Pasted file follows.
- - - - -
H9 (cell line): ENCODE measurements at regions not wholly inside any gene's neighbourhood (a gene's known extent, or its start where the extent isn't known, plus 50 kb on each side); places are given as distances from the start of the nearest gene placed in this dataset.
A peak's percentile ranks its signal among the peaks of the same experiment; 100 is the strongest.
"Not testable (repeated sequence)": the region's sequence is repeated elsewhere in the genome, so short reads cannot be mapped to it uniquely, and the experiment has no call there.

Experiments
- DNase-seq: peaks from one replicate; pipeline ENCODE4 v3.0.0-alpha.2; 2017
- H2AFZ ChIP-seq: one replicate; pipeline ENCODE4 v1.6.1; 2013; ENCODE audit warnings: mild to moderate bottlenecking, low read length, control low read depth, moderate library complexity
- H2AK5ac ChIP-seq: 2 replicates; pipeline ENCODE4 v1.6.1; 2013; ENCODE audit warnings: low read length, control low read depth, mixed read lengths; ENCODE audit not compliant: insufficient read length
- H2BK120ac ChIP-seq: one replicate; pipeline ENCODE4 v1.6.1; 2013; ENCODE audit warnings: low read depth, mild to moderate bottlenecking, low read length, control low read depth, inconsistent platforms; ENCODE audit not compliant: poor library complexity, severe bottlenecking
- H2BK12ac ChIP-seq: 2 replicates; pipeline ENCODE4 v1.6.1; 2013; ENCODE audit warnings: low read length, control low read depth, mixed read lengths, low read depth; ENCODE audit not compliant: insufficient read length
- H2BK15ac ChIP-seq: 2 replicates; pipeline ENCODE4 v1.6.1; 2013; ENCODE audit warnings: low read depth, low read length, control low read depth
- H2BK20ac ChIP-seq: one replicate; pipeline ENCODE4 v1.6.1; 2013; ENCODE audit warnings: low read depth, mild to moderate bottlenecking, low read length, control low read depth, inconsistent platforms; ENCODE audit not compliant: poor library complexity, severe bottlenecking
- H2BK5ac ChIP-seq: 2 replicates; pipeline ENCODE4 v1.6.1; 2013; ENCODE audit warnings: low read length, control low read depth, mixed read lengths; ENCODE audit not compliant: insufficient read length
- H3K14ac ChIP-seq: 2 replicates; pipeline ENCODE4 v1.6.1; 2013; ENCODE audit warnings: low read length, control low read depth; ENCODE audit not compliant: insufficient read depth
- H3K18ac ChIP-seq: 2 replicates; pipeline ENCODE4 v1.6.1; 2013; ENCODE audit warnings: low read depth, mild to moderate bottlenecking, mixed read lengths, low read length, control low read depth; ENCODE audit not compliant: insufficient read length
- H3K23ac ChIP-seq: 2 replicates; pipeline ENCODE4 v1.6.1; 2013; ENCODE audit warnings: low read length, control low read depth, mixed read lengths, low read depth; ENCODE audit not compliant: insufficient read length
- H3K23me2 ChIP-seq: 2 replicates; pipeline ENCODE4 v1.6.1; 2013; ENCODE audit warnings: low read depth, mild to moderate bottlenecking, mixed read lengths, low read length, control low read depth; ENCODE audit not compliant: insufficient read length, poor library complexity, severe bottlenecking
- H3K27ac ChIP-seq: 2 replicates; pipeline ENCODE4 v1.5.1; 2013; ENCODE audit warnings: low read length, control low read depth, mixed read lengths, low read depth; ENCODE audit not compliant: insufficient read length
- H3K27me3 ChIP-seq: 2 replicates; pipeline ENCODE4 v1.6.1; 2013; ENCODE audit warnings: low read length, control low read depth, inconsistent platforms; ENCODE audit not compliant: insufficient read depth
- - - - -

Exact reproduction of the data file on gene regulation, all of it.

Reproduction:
H9 (cell line): ENCODE measurements at regions not wholly inside any gene's neighbourhood (a gene's known extent, or its start where the extent isn't known, plus 50 kb on each side); places are given as distances from the start of the nearest gene placed in this dataset.
A peak's percentile ranks its signal among the peaks of the same experiment; 100 is the strongest.
"Not testable (repeated sequence)": the region's sequence is repeated elsewhere in the genome, so short reads cannot be mapped to it uniquely, and the experiment has no call there.

Experiments
- DNase-seq: peaks from one replicate; pipeline ENCODE4 v3.0.0-alpha.2; 2017
- H2AFZ ChIP-seq: one replicate; pipeline ENCODE4 v1.6.1; 2013; ENCODE audit warnings: mild to moderate bottlenecking, low read length, control low read depth, moderate library complexity
- H2AK5ac ChIP-seq: 2 replicates; pipeline ENCODE4 v1.6.1; 2013; ENCODE audit warnings: low read length, control low read depth, mixed read lengths; ENCODE audit not compliant: insufficient read length
- H2BK120ac ChIP-seq: one replicate; pipeline ENCODE4 v1.6.1; 2013; ENCODE audit warnings: low read depth, mild to moderate bottlenecking, low read length, control low read depth, inconsistent platforms; ENCODE audit not compliant: poor library complexity, severe bottlenecking
- H2BK12ac ChIP-seq: 2 replicates; pipeline ENCODE4 v1.6.1; 2013; ENCODE audit warnings: low read length, control low read depth, mixed read lengths, low read depth; ENCODE audit not compliant: insufficient read length
- H2BK15ac ChIP-seq: 2 replicates; pipeline ENCODE4 v1.6.1; 2013; ENCODE audit warnings: low read depth, low read length, control low read depth
- H2BK20ac ChIP-seq: one replicate; pipeline ENCODE4 v1.6.1; 2013; ENCODE audit warnings: low read depth, mild to moderate bottlenecking, low read length, control low read depth, inconsistent platforms; ENCODE audit not compliant: poor library complexity, severe bottlenecking
- H2BK5ac ChIP-seq: 2 replicates; pipeline ENCODE4 v1.6.1; 2013; ENCODE audit warnings: low read length, control low read depth, mixed read lengths; ENCODE audit not compliant: insufficient read length
- H3K14ac ChIP-seq: 2 replicates; pipeline ENCODE4 v1.6.1; 2013; ENCODE audit warnings: low read length, control low read depth; ENCODE audit not compliant: insufficient read depth
- H3K18ac ChIP-seq: 2 replicates; pipeline ENCODE4 v1.6.1; 2013; ENCODE audit warnings: low read depth, mild to moderate bottlenecking, mixed read lengths, low read length, control low read depth; ENCODE audit not compliant: insufficient read length
- H3K23ac ChIP-seq: 2 replicates; pipeline ENCODE4 v1.6.1; 2013; ENCODE audit warnings: low read length, control low read depth, mixed read lengths, low read depth; ENCODE audit not compliant: insufficient read length
- H3K23me2 ChIP-seq: 2 replicates; pipeline ENCODE4 v1.6.1; 2013; ENCODE audit warnings: low read depth, mild to moderate bottlenecking, mixed read lengths, low read length, control low read depth; ENCODE audit not compliant: insufficient read length, poor library complexity, severe bottlenecking
- H3K27ac ChIP-seq: 2 replicates; pipeline ENCODE4 v1.5.1; 2013; ENCODE audit warnings: low read length, control low read depth, mixed read lengths, low read depth; ENCODE audit not compliant: insufficient read length
- H3K27me3 ChIP-seq: 2 replicates; pipeline ENCODE4 v1.6.1; 2013; ENCODE audit warnings: low read length, control low read depth, inconsistent platforms; ENCODE audit not compliant: insufficient read depth